The British Nazi

Benson Freeman was an RAF officer and a member of Oswald Mosley's fascists, but from there he graduated to full-blown treason.
Benson Freeman. Credit: NC.
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Benson Railton Metcalf Freeman looked every bit the archetypal English officer and gentleman: serious, smartly dressed, complete with the moustache that was so fashionable among RAF officers in the early days of the Second World War. Born in 1903, the son of a Royal Navy officer, public school educated and a graduate of Sandhurst, the elite Army officers training college, he came from the ideal background. He had originally joined The King’s Own Regiment but transferred to the Royal Air Force around 1926 and qualified as a pilot. In 1931, still only 27, Freeman left the RAF and settled down as a gentleman farmer in the Forest of Dean. But by the time he was conscripted back into the RAF in January 1940 as a transport pilot during the so-called Phoney War, he harboured a dark secret. He was a committed fascist who would go on to betray his own country during its darkest hour in the most deplorable way.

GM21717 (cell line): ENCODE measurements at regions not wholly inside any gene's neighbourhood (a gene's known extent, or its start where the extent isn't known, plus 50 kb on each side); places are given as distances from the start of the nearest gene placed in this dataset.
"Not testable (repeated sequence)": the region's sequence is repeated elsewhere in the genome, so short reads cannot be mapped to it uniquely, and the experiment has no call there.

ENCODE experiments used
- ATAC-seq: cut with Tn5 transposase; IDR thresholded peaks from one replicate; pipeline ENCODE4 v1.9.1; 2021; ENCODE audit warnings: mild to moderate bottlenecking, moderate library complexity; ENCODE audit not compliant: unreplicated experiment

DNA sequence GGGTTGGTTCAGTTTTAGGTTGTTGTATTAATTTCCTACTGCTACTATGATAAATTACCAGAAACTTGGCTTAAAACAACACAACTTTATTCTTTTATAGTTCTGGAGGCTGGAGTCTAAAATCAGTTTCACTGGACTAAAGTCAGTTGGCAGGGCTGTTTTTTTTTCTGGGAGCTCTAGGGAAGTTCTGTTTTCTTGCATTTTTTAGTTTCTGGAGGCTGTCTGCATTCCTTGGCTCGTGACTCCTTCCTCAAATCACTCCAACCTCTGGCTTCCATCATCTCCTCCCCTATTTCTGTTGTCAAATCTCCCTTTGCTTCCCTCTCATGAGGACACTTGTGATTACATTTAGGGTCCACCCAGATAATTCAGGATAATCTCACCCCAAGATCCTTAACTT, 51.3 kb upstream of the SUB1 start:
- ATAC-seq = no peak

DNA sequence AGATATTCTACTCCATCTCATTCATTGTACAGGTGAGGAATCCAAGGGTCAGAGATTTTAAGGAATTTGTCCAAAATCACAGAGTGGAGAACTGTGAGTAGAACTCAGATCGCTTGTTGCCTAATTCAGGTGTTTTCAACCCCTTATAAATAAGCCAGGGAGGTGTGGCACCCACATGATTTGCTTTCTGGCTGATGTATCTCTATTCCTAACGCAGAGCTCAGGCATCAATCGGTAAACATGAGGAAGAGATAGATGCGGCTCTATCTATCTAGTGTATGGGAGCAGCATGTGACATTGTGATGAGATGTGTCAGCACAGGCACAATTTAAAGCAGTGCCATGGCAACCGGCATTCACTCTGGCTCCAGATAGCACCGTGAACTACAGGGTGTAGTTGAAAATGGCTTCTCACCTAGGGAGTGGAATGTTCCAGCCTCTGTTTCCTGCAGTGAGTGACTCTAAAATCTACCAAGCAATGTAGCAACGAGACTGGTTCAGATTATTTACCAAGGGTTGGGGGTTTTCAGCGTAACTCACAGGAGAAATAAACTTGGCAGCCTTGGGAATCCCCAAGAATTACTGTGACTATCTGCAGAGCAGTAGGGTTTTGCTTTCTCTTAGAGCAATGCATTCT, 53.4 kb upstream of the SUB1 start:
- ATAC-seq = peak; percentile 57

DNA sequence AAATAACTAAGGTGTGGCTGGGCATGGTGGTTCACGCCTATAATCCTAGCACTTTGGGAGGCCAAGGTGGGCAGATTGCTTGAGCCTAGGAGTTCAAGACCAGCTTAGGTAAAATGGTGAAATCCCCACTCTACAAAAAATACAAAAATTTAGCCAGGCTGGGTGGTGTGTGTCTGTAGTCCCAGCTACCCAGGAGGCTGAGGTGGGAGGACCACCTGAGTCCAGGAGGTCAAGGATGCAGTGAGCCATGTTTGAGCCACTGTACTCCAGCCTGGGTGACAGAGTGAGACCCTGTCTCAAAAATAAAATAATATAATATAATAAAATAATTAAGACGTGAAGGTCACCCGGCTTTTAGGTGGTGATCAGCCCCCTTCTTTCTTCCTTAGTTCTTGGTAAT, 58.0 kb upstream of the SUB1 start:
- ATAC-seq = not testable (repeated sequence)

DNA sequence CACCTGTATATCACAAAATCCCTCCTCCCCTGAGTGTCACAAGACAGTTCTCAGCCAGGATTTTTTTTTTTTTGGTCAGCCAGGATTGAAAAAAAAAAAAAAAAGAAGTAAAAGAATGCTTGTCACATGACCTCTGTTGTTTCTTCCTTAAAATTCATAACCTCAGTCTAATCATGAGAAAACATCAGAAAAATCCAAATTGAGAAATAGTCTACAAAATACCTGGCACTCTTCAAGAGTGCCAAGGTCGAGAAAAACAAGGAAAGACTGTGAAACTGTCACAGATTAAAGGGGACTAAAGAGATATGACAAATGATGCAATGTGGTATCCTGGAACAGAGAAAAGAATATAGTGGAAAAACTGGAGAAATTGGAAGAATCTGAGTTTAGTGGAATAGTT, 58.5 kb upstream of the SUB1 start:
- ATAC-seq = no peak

I uncovered the strange, disturbing story of Pilot Officer Freeman – a British flying officer, yet a traitor to his country – during research at the National Archives in London. His background was conventional enough for a wealthy young man in the early 20s. But when I dug a little deeper, I was astonished to learn that he had felt he was fighting on the wrong side in the war.

In 1937, as Hitler prepared for war, Freeman had joined Oswald Mosley’s British Union of Fascists which brought him to the attention of the Gloucestershire Police. On May 26, 1940, a memo was sent to the force’s chief constable from one PC Edgar Day of St Briavels station in the Forest of Dean.

According to Constable Day, “when in conversation with other persons he [Freeman] has stated that our country would be better if ruled the same as Germany, and he has expressed his admiration for Sir Oswald Mosley”. Although many among the upper echelons of British society had admired Hitler’s rise to power and rebuilding of Germany, it was clearly cause for concern now that war had broken out.

The upper-class landowner had come to the attention of the local constabulary via his subscription to the BUF’s publications. Clearly, in the explosive atmosphere of the late Thirties, the police had begun monitoring recipients of the far-right party’s literature. PC Day went on to report, in the musty document still held in the National Archives, that despite his beliefs, Freeman had “re-joined the Royal Air Force and is now believed to be stationed at Farnborough”.

William Joyce, aka Lord Haw-Haw